We are quickly approaching the best time of year to provide proactive care of trees by spraying dormant oil as we enter late winter and early spring. Dormant oil is a natural way to protect trees from overwintering pests, larvae, and eggs. Here at Lyndon Tree Care & Landscaping, we want to give you some guidelines we follow on how to use dormant oil and explain the process to you.
While dormant oil can be used on many different plants, we focus on hemlocks and fruit trees in our area of western Massachusetts. Hemlocks can be very susceptible to hemlock woolly adelgid (HWA) and elongate hemlock scale. These two insects can cause significant damage and even kill hemlocks in a matter of years. Spraying dormant oil is a great way to reduce the population before it becomes an infestation, which is much more difficult to combat. Helping to maintain the overall health and well-being of your trees is recommended in tandem with this spray.
How It Works:
When the oil is sprayed on the trees before the buds begin to swell, it suffocates the insects and their eggs that nest in the branches. Fewer hatching eggs means fewer insects feeding on and damaging the tree. Spraying dormant oil won’t completely eliminate the pests, but it will significantly minimize future damage. Pruning storm damage breaks and deadwood, making sure the tree has enough water in droughts or dry months, and fertilizing (with the exception of nitrogen) will all aid the work of the dormant oil treatment to increase the tree’s chance for survival.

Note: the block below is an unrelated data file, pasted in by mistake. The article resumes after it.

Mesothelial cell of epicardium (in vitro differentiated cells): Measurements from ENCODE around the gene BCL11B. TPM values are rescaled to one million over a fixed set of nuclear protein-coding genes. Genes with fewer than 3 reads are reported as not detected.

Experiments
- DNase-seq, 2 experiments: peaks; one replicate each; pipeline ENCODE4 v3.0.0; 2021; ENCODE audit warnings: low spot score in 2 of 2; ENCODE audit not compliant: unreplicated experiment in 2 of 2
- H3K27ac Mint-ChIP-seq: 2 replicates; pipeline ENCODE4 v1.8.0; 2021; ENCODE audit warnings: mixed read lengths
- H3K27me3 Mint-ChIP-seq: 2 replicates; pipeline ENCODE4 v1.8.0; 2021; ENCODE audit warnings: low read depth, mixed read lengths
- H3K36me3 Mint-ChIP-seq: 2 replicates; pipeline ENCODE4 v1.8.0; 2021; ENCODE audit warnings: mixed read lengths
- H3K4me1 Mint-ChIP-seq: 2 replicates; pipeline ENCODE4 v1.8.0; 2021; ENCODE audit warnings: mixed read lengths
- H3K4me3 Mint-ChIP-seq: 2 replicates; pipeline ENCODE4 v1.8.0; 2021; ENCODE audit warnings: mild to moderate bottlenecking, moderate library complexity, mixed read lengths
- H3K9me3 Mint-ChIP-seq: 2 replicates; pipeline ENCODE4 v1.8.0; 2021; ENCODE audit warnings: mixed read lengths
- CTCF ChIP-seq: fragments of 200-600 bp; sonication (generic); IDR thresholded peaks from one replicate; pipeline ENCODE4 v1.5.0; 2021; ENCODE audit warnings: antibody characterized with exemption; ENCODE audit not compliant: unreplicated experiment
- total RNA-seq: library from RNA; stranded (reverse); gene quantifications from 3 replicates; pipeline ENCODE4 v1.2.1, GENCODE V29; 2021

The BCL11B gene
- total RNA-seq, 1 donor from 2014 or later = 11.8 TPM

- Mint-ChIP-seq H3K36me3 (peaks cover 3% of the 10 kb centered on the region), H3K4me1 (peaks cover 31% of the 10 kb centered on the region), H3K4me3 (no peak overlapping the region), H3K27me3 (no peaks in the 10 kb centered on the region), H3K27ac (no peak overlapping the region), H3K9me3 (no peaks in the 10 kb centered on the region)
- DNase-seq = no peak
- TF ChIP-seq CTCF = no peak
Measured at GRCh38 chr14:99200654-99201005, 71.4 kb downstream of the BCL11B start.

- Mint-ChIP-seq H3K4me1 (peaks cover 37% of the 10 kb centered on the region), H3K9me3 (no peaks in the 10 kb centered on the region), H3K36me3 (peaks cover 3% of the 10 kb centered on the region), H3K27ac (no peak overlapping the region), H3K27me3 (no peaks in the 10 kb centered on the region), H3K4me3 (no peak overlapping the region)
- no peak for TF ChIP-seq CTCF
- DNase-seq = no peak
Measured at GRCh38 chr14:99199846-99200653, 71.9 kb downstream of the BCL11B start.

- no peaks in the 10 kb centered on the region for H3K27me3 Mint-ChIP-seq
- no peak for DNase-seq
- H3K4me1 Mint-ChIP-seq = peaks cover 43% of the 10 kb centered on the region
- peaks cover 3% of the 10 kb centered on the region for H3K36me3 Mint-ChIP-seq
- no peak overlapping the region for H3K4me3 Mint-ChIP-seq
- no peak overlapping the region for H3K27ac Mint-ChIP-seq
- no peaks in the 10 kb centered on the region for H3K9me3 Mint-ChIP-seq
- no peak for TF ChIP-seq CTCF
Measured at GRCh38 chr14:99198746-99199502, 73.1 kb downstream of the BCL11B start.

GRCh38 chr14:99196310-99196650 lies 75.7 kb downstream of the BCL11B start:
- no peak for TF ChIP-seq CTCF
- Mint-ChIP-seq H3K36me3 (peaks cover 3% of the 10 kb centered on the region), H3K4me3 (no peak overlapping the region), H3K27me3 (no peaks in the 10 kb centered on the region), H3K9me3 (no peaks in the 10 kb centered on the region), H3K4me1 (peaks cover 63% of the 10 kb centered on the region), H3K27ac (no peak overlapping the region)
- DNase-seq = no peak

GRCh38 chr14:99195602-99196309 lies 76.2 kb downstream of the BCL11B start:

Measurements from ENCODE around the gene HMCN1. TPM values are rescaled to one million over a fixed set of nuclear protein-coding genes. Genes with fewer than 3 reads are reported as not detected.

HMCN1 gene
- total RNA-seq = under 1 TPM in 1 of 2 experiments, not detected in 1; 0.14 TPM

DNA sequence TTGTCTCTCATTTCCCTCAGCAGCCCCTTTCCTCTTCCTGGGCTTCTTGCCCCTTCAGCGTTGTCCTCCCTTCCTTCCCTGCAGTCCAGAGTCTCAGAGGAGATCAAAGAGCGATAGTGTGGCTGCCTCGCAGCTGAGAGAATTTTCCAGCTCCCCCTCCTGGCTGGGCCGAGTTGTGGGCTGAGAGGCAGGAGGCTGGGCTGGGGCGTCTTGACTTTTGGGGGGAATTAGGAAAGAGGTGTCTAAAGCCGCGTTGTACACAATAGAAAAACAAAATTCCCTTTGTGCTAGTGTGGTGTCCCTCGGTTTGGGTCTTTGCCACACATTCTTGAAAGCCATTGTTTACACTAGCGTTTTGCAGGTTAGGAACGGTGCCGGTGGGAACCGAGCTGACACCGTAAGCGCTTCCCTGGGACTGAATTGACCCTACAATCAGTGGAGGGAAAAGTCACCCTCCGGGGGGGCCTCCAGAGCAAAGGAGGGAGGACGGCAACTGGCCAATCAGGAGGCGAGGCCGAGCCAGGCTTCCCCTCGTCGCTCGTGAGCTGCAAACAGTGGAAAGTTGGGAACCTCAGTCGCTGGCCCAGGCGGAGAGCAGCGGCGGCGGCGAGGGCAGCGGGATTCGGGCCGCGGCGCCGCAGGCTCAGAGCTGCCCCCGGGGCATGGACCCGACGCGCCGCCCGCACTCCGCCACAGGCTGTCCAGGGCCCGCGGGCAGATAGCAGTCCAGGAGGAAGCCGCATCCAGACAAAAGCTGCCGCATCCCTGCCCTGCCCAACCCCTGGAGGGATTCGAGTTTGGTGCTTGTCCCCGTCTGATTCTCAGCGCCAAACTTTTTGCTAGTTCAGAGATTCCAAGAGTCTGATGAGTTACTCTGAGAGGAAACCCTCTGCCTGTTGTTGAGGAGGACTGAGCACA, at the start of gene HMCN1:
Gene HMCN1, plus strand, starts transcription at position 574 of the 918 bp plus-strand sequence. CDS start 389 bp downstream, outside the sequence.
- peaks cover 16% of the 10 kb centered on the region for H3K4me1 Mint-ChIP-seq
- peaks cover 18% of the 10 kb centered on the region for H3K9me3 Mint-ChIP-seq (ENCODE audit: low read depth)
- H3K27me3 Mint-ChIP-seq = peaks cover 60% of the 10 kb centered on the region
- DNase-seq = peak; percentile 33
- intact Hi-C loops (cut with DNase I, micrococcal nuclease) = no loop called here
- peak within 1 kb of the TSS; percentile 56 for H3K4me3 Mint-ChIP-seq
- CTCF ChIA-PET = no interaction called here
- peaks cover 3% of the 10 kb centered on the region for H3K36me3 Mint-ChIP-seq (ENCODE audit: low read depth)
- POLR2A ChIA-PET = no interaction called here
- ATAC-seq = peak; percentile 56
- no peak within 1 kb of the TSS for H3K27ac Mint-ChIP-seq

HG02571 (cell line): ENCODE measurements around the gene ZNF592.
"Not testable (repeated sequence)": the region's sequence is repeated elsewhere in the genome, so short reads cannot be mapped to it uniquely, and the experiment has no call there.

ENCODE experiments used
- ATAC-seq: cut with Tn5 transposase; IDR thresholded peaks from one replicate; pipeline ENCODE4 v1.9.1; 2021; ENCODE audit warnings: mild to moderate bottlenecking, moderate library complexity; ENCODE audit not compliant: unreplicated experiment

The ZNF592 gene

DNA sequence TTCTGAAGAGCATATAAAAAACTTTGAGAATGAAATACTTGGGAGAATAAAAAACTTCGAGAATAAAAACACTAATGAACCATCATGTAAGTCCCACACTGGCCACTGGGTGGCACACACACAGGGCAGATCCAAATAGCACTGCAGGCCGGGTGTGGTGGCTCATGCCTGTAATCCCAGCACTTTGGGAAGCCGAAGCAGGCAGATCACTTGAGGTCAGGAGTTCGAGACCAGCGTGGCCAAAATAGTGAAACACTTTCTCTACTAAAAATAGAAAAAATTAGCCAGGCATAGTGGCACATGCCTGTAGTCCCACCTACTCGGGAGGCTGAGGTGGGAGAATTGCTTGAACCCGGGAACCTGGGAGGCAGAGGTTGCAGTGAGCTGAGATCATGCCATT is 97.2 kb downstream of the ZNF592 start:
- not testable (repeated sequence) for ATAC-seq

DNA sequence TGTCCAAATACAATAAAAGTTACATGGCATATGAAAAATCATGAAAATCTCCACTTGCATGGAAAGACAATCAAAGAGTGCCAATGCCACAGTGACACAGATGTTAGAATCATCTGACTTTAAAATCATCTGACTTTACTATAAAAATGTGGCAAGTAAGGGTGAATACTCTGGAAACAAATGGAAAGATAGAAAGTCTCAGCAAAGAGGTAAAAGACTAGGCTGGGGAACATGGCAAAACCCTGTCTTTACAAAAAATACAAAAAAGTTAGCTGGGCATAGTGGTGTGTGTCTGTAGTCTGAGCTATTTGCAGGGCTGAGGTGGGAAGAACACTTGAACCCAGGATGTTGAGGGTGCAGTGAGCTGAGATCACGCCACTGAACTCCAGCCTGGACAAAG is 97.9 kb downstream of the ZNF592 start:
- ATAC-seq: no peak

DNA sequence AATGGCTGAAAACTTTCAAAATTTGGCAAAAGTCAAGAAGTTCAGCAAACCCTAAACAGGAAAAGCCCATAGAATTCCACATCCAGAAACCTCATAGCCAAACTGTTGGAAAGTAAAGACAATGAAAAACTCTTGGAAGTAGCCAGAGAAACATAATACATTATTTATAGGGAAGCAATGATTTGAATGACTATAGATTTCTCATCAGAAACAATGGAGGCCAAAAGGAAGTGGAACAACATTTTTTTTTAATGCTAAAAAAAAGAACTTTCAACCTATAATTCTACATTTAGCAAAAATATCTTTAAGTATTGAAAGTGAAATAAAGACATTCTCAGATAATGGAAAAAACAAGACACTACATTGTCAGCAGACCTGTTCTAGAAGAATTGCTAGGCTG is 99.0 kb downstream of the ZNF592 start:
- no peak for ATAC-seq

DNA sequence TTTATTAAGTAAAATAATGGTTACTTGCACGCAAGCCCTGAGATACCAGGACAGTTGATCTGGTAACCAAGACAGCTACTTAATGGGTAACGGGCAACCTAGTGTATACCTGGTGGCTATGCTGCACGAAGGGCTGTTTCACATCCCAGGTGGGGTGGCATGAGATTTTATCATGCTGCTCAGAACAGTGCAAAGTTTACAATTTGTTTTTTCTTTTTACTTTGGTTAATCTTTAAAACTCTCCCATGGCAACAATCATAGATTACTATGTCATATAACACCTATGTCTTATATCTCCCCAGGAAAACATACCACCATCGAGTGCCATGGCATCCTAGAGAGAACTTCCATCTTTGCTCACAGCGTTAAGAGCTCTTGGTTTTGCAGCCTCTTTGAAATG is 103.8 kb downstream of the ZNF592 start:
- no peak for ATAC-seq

When To Spray:
Timing for dormant oil spray is weather dependent. The spray should be applied before the buds on the trees haven’t begun to swell, but not if the temperature is below 40 degrees F for at least 24 hours. Wind and rain also impede application, so a calm and temperate day is required.
Do I need to worry about this?
To the untrained eye, it can be very difficult to spot signs of infestation and poor health in plants and trees. But because pest populations thrive on weak and stressed plants, it’s vital to understand the overall health of your trees. In addition, you need to be aware of any infestations in neighboring trees, which could spread to other properties. We recommend that you call a professional arborist to inspect your trees for these threats and evaluate their overall health. Even if trees aren’t yet infected, being vigilant and proactive can help you cultivate a healthy, vibrant landscape that lasts.
Lyndon Tree Care and Landscaping is happy to provide consultation services if you’re at all curious about the health of your trees and shrubs. We’ll give you a full run down and make recommendations if any interventions would be helpful. Contact us today!